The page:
Abfa Chief Reiterates Need to Promote Greywater Use
EghtesadOnline: The deficit of groundwater reserves has surpassed 130 billion cubic meters, director of the National Water and Wastewater Engineering Company of Iran (Abfa) said.
“Annual precipitation is in the region of 400 billion cubic meters, of which 70% or 280 bcm evaporates,” Qasem Taqizadeh Khamesi was quoted as saying by IRNA Sunday.
Due to its geographical proximity, 1% of the country’s area receives 1,000 millimeters of rain and snowfall. This is while annual precipitation in 28% of the land is less than 100 millimeters per year, Financial Tribune quoted him as saying.
Given the limited (fresh) water resources in many countries, people are forced to use the precious resource prudently by adopting a variety of ways, one of which is tapping into unconventional sources like greywater.
This method, however, remains a far cry in Iran.
“Using greywater can help reduce extraction of underground water by up to 40%,” he said, adding that 80% of urban wastewater can be treated and reused.
Greywater is defined as any domestic wastewater produced, excluding sewage. The main difference between greywater and sewage (blackwater) is the organic loading. Sewage has a much larger organic content compared to greywater. Greywater is captured from household sources like sinks, hand-basins, showers, etc.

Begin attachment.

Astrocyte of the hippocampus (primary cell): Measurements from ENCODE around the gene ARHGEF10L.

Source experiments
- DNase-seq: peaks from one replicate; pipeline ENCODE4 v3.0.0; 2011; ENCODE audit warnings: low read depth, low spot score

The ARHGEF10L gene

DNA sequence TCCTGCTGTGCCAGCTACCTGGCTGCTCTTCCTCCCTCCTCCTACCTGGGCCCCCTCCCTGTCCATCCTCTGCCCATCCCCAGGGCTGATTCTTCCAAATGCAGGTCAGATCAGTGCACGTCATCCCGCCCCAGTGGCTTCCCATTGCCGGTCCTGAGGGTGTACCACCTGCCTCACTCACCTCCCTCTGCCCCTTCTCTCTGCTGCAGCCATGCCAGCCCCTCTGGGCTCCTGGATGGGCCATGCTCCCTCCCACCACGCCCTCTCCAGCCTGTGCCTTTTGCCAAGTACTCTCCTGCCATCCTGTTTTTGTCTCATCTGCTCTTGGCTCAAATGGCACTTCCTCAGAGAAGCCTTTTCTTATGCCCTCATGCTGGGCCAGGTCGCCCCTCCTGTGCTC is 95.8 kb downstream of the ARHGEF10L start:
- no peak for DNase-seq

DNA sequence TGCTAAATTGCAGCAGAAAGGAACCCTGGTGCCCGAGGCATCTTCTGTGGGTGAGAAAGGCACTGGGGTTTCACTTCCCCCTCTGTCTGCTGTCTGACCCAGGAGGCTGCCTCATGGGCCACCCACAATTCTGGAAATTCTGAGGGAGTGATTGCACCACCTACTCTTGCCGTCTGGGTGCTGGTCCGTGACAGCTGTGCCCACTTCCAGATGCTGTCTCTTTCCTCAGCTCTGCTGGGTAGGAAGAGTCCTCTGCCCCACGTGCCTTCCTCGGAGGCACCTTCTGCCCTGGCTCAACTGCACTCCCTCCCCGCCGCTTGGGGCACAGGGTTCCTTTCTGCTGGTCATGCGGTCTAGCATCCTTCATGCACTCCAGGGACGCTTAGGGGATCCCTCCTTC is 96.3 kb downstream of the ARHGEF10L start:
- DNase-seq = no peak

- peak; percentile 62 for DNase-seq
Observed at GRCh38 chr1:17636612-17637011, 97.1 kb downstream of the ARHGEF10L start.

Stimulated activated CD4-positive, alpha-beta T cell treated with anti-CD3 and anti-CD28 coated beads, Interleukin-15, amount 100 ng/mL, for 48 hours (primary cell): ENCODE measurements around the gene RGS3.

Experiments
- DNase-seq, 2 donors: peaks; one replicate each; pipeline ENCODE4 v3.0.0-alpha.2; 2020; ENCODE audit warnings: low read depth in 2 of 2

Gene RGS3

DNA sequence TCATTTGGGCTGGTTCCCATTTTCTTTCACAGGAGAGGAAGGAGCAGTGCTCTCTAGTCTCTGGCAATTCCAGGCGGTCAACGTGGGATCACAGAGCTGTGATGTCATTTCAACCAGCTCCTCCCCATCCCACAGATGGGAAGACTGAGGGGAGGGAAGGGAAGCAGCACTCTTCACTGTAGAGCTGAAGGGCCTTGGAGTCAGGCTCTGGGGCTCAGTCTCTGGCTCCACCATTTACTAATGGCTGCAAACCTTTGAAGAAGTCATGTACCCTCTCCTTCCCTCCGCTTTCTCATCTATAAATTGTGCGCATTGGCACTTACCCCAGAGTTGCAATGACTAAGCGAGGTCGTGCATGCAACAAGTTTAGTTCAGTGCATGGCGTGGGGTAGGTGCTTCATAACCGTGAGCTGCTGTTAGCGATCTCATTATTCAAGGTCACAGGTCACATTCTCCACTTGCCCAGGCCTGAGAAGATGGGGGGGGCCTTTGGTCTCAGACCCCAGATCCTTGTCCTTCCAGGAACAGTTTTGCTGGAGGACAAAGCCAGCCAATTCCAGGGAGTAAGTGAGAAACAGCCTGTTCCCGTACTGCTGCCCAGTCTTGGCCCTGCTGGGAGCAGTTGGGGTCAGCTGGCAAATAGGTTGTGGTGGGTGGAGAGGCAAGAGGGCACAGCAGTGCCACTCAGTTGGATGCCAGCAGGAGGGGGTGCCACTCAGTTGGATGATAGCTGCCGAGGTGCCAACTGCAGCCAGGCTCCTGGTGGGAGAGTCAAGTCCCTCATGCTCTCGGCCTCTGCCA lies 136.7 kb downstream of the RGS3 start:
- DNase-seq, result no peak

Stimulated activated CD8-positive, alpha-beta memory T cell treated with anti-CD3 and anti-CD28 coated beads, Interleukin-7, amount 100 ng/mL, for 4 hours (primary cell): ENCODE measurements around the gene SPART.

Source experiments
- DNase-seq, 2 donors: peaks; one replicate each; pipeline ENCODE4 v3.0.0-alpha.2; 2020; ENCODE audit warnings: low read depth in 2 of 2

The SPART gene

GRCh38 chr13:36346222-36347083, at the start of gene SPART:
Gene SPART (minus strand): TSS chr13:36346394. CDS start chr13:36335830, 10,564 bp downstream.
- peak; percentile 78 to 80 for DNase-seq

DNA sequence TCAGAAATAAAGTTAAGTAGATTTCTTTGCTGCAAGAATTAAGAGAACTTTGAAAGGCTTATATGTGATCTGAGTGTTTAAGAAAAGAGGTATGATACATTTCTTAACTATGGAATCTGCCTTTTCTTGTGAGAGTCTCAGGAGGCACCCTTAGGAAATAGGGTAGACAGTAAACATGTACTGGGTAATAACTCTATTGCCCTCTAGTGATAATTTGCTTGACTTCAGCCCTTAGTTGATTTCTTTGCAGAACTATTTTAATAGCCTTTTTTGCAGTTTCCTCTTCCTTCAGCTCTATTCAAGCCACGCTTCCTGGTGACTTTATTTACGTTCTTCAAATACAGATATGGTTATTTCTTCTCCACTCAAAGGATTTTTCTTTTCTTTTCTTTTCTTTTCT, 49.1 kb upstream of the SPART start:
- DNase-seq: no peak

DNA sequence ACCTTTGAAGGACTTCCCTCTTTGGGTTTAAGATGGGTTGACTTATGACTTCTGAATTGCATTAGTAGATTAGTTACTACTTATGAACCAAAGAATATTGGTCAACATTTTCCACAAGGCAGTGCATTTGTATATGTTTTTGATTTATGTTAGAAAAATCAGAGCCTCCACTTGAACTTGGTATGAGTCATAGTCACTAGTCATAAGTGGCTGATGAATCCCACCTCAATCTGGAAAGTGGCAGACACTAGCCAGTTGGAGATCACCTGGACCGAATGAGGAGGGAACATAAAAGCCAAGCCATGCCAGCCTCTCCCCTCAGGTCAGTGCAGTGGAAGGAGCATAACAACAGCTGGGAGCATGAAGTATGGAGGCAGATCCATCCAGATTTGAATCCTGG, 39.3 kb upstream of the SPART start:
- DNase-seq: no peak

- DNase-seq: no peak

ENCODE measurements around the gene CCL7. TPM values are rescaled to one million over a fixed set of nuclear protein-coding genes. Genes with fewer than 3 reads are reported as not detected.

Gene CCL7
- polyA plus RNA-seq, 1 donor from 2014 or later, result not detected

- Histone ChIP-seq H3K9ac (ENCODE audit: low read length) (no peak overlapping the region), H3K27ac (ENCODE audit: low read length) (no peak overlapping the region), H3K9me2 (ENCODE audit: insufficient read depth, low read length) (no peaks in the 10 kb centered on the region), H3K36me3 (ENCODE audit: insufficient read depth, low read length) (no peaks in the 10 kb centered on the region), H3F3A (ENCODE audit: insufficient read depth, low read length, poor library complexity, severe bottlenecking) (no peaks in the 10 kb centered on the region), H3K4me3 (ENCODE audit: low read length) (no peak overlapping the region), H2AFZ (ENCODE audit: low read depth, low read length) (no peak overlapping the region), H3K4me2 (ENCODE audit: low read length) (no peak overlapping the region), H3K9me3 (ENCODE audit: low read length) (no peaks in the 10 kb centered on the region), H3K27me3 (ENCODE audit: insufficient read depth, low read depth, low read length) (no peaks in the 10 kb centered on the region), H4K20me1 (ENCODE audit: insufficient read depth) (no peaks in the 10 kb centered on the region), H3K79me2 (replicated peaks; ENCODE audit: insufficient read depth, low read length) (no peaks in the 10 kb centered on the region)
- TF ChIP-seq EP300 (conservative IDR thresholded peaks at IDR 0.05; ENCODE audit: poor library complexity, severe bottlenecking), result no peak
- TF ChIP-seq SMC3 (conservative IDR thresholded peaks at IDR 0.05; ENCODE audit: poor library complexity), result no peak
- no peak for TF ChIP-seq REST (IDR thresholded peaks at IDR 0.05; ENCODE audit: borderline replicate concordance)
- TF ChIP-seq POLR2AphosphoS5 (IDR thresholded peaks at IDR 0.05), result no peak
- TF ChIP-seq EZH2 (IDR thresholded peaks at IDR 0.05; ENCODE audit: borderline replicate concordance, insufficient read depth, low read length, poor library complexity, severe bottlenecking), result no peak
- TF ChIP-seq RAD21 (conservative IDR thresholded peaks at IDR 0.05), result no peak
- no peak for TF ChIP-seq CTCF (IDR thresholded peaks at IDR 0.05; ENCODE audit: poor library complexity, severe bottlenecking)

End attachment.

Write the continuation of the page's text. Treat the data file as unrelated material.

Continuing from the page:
With proper treatment, greywater can be put to good use, ranging from toilet flushing to farming. Treated greywater can be used to irrigate both food and non-food production units. Nutrients in greywater (phosphorus and nitrogen) are an excellent food source for plants.
Khamesi argues against the use of high quality and costly potable water for purposes that do not require such water, like irrigation.
“Reusing greywater helps curb demand for expensive-to-treat potable water.”
It costs the government 25,000 rials (19 cents) to produce one cubic meter of water, whereas consumers pay 40% of the total cost (10,000 rilas or 7 cents), which partly explains why the rapidly dwindling resource is taken for granted.
Referring to the experience of other countries, the Abfa official said Japan treats at least 345,000 cubic meters of greywater a year, of which 230,000 cubic meters is used for urban green spaces.
The reuse of greywater is being increasingly practiced in many countries, namely the US, Australia, Cyprus, the UK, Germany and Jordan.
Located in one of the world's most water-stressed regions, Iran suffers from low rainfall and excessive consumption plus high levels of water loss because of aging infrastructure and outdated and prohibitive farming practices.